I’ve been looking into the ebook industry, and generally I don’t like what I see at present. The essential problem is that the major ebook sellers, notably Amazon and Barnes and Noble, sell ebooks that read only with proprietary readers. This raises two problems. First, I want to be able to integrate all my ebooks into a single library, much as I can integrate all my music into iTunes now (made possible with the standardized mp3 format). Second, I don’t want to invest money in a platform that’s going to end up failing in the market place. I don’t want a library’s worth of the ebook equivalent of Beta or HD DVD.
At the same time, I don’t want to buy ink-and-paper books anymore, because my shelf space is limited and I want the flexibility and portability that comes with ebooks. So, for right now, my solution is to simply stop buying books, except for used copies that save a bit of money, books unavailable in digital format, and books that I absolutely want to read right away. The book industry is a mess. When publishers and retailers decide to straighten it out, I will resume doing business with them.
Previously I’ve made a couple of interrelated suggestions: HTML seems like the natural standard for ebook publishing, and ebook sellers should make the ebooks readable online, via a standard web browser. Now I’ve found a bit more information about this.
As Jedi Saber points out,“The .epub is a standard for eBooks created by the International Digital Publishing Forum. It consists of basic XHTML for the book content, XML for descriptions, and a re-named zip file to hold it all in. Anyone can make these eBooks, and since they’re essentially just XHTML, anyone can read them.” (Adobe says basically the same thing.)
Indeed, Jedi Saber proceeds to explain how to generate the epub format. While Jedi complains about the high cost of Adobe’s InDesign, which apparently can generate the epub format, I am fortunate to be married to a graphic designer, so this may well be a viable option for me. (I am working on an upgraded ebook version of Values of Harry Potter; an earlier version had been straight HTML.)
I noticed another tidbit from Ebooks.com: some of the company’s ebooks “can also read books online, from any computer, anywhere, without downloading or installing anything.” Now THAT is sweet.
For instance, Ebooks.com offers the Twilight books “online in eb20.)” An explanatory note explains:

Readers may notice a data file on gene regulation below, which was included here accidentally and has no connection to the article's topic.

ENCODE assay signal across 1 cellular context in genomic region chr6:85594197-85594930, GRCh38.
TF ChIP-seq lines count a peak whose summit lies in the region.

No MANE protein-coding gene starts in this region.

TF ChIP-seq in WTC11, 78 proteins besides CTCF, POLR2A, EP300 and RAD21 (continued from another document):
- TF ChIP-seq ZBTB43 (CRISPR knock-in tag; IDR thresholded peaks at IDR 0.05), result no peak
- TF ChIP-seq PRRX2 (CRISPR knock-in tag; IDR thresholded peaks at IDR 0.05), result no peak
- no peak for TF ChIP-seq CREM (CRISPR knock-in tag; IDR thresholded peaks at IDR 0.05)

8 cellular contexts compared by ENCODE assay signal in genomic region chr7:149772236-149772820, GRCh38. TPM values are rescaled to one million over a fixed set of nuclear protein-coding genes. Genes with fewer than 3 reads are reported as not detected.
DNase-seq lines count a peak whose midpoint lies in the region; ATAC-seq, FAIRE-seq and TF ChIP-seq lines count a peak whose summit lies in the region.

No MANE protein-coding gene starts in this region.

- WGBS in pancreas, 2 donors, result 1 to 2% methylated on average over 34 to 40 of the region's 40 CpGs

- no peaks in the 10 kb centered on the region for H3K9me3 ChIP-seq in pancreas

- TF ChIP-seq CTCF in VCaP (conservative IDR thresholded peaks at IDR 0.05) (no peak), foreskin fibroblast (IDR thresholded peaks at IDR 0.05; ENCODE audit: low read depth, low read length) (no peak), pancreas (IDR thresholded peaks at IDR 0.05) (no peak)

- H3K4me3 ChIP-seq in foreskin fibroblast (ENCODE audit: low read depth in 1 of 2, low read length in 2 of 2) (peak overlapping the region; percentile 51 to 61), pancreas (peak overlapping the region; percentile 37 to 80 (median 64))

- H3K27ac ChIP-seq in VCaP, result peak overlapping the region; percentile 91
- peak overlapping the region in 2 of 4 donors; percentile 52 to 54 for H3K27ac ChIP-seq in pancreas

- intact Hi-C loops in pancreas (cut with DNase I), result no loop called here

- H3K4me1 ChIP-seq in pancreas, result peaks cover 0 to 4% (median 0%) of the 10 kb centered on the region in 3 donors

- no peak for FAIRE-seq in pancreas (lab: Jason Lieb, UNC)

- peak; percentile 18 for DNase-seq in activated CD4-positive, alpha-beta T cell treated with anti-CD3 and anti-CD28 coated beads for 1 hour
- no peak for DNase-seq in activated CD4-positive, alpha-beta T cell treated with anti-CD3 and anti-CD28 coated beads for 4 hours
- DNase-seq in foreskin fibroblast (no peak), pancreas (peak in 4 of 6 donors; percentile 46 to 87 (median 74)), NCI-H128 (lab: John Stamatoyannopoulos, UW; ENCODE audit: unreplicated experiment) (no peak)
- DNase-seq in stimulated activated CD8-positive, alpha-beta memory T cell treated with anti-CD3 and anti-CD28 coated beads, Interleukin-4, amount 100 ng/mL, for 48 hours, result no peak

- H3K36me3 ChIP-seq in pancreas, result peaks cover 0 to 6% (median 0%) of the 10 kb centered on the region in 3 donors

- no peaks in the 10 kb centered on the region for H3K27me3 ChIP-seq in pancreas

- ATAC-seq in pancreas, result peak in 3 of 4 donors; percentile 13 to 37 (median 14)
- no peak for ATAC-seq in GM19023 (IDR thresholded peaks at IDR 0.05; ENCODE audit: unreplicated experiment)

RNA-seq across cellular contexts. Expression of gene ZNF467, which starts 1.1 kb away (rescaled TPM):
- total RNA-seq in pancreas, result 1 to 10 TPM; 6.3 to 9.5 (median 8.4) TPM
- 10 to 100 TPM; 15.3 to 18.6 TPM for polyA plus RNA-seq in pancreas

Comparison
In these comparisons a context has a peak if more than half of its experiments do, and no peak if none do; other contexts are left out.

eBooks.com has just released eb20, a web-based ebook reader application. This means that, in addition to downloading an ebook to your computer or device, you can now read the book online from any computer with a supported web browser that’s connected to the internet. eb20 requires no software installation and enables you to just start reading a work, seconds after buying it.
In the coming months you’ll see more and more of our books available through this simple online reading interface. As books are converted to eb20 format, you’ll see a little Read Online link next to the book in your eBooks.com account. Just click on that link and start reading. When buying a book, if you see Available to read online in eb20, it means that, once you’ve paid for it, you’ll be able to download the ebook and read it online anywhere, anytime.
There’s just one teensie problem with Ebooks.com (aside from its limited selection): many of its ebooks are insanely expensive. Let’s take the example of Karen Armstrong’s The Case for God, which I recently downloaded as a trial run from Barnes and Noble for $9.99. The Amazon Kindle price is also $9.99. The Amazon hardcover price is $18.45. Random House will sell you the ebook directly for $27.95, the price for which Ebooks.com also sells the book.
Memo to publishers: if you’re going to whine about Amazon’s ebook selling prices, you might think about not trying to jack customers with your own ebook prices. Publishers try to sell overpriced goods that are a hassle to use and then wonder why their industry is flailing.
Perhaps one of these years book publishers will catch up to the 21st Century.